Dealing With the Almighty Power of “No”


This morning I went to the playground, placed my 2-year-old daughter on the swing per her request, and pushed it.  Pretty run of the mill stuff!  But this time she immediately became upset.  So I stopped it for her.  But to my surprise this didn’t diffuse matters.  Instead it resulted in just more kicking and screaming.

ME:  “Do you want to swing?”


ME:  “Do you want to get down?”


ME:  “So…do you want to just sit there?”


ME:  (pause)  “How about the slides?  Do you want to go on the slides?”


ME:  “Do you want to ride your bike some more?  You did so well earlier.”


ME:  (another pause)  “The spray park is over there.  We could go get your swimsuit and go to the spray park.”


ME:  “Do you just want to go home, honey?”


ME:  (running out of options)  “Sesame Street is on…”


Sigh.  Seeing the neighboring swing, I sat down on it.  Silently.  The silence lasted for seven minutes, each of us sitting in our swings.  Such is life with a 2-year-old.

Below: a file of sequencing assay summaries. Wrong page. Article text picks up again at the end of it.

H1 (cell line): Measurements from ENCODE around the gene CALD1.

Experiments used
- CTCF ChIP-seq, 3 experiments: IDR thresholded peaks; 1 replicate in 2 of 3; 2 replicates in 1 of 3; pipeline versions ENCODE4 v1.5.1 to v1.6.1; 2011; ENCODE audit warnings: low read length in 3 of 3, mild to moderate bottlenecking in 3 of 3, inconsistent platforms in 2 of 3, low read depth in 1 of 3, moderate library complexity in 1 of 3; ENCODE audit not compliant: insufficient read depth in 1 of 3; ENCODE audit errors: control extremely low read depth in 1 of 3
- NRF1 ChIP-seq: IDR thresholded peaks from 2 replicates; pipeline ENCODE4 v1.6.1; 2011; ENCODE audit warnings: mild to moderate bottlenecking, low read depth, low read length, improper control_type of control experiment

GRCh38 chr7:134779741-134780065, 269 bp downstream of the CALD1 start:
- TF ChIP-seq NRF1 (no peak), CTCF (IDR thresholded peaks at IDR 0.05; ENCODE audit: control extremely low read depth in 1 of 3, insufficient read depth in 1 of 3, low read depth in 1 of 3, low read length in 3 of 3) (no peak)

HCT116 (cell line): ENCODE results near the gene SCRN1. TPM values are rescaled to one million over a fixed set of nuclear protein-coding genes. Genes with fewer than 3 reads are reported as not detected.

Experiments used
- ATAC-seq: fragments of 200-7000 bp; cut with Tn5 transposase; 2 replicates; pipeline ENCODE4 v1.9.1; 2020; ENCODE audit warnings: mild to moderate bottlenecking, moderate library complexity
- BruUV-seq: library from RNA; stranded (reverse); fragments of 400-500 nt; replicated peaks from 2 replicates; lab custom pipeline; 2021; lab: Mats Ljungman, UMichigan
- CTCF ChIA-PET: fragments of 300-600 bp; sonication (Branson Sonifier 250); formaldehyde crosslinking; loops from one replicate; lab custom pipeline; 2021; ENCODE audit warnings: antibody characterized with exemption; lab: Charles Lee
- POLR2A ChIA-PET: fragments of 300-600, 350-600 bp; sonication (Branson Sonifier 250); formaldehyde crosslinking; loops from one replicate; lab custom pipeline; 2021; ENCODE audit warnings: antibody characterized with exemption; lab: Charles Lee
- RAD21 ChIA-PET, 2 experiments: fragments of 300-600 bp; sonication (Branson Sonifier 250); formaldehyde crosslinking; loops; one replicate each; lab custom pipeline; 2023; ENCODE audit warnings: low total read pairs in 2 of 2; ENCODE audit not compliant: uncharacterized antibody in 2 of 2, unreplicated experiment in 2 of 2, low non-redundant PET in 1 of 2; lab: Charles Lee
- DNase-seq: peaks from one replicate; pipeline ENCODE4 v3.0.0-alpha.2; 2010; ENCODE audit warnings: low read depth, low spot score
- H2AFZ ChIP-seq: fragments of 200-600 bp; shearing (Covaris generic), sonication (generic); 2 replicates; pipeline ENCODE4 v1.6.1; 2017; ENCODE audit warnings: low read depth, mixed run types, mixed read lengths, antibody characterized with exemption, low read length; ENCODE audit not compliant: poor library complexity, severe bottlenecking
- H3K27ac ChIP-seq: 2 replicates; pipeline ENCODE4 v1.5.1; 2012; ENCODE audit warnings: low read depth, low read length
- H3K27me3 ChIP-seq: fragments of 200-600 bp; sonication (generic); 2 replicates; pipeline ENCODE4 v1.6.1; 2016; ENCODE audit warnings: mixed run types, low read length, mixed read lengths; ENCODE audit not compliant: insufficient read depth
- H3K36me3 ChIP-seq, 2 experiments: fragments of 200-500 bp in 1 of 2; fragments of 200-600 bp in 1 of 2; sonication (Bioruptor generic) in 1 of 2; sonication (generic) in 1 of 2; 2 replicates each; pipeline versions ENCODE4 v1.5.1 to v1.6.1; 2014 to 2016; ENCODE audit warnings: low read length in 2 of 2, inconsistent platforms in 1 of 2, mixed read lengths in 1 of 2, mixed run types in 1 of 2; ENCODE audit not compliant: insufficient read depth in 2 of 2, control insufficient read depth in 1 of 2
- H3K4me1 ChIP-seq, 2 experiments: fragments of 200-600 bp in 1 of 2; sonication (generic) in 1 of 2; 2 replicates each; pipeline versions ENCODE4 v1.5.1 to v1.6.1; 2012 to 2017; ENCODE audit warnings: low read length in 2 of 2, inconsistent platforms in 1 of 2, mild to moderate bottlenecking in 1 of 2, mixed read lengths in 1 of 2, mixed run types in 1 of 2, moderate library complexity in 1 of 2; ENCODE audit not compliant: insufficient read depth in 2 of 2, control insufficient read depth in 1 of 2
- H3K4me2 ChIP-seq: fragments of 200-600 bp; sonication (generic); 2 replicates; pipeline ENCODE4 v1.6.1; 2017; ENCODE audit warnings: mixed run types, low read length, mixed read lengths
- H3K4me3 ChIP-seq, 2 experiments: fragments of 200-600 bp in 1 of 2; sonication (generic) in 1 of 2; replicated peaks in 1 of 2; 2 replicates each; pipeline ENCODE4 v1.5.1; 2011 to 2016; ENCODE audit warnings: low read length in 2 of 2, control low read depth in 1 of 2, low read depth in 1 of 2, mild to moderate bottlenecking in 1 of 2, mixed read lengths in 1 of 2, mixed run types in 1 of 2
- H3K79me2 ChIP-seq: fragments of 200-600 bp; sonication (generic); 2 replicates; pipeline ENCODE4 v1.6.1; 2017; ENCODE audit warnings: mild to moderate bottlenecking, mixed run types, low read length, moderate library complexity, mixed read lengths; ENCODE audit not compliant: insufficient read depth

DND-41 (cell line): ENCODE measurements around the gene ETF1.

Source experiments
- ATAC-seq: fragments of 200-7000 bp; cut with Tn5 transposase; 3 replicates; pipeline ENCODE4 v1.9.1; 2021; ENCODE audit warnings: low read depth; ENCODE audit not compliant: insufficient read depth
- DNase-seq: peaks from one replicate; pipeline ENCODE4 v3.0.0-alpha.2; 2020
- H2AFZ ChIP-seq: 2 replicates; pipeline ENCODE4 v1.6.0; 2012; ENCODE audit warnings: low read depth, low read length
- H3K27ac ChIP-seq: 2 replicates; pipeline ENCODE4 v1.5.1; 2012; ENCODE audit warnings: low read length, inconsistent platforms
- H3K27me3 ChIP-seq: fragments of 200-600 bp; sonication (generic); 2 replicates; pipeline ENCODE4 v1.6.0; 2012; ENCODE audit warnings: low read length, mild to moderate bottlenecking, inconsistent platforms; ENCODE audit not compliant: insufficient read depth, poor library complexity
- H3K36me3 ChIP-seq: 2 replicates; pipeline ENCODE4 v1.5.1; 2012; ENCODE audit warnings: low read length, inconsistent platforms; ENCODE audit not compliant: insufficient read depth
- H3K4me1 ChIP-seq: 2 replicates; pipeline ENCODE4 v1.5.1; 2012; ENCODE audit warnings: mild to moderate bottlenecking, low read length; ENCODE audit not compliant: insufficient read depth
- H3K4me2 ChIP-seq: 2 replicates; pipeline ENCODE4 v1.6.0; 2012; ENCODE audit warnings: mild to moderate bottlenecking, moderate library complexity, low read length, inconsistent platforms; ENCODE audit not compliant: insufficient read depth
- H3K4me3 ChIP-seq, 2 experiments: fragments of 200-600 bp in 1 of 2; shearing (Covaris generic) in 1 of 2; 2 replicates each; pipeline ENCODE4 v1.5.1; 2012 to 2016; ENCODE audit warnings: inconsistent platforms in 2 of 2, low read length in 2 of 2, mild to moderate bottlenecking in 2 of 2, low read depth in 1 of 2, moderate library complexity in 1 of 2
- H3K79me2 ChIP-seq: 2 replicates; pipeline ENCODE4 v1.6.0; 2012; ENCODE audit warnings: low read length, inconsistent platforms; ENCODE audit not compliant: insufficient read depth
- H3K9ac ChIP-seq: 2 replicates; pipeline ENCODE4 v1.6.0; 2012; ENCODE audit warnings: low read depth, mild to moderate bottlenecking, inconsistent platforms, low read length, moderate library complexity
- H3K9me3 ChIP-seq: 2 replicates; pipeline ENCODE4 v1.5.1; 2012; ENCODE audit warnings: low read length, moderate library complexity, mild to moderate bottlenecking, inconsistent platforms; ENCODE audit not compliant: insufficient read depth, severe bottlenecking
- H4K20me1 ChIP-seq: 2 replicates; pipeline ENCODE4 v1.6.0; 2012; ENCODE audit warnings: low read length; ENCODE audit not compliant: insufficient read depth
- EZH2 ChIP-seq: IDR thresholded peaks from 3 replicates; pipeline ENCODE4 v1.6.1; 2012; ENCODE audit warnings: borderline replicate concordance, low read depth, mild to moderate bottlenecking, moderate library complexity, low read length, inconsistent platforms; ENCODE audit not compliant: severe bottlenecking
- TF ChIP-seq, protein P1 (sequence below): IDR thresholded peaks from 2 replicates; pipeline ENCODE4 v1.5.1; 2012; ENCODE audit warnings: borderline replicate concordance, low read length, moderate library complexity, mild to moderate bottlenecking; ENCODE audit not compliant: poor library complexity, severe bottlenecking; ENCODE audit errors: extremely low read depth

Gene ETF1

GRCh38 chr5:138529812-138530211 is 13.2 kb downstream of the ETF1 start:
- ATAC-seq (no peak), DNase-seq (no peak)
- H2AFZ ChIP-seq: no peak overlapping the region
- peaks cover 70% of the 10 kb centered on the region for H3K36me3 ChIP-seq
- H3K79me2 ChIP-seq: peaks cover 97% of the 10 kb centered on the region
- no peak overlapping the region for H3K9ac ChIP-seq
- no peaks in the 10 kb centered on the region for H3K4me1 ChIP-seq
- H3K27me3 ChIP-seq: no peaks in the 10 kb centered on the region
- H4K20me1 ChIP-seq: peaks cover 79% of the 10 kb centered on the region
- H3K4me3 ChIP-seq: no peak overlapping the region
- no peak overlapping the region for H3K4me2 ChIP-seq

Not having had much experience with other children her age, I can’t speak to how common or unusual this sort of situation is.  Maybe all toddlers are like this.  But what I do know is that my little Audrey is a very independent girl, and right now she is asserting said independence at every turn.  “I do it myself,” is a very common refrain these days.  Normally this is fine.  This is good.  But sometimes it manifests itself in a much darker fashion, as demonstrated in the situation above.  Her need to do things her way, combined with her difficulty in expressing herself properly, often leads to a never ending torrent of “No”s.  And, as you can see, it is very frustrating to deal with.

So how does one handle the “No”s?  After all, as the above example makes clear, no matter what you say, even if it’s what the child wants, it will result in a big, loud “NO”.  Raising your voice just escalates things, even if it is the most natural response.  Storming off isn’t wise either, even if you’re just at home.  You don’t want your child to think she’s abandoned.  So what to do?

Silence.  I’ve found that just sitting down near her and being quiet is the best medicine.  It lets her calm down while you do the same.  Eventually, after a few minutes, she’ll speak up and let you know she’s ready to be the same, loving daughter she’s always been.

At least that’s what works for me.  And in case you were curious, in the above case I was saved by a bird of all things.

AUDREY:  “Let’s go get that bird!”

ME:  “You want to get that bird?”

AUDREY:  “Yeah!”

ME:  “Let’s do it.”

And off into the bird-filled sunset we went.  As if nothing ever happened.


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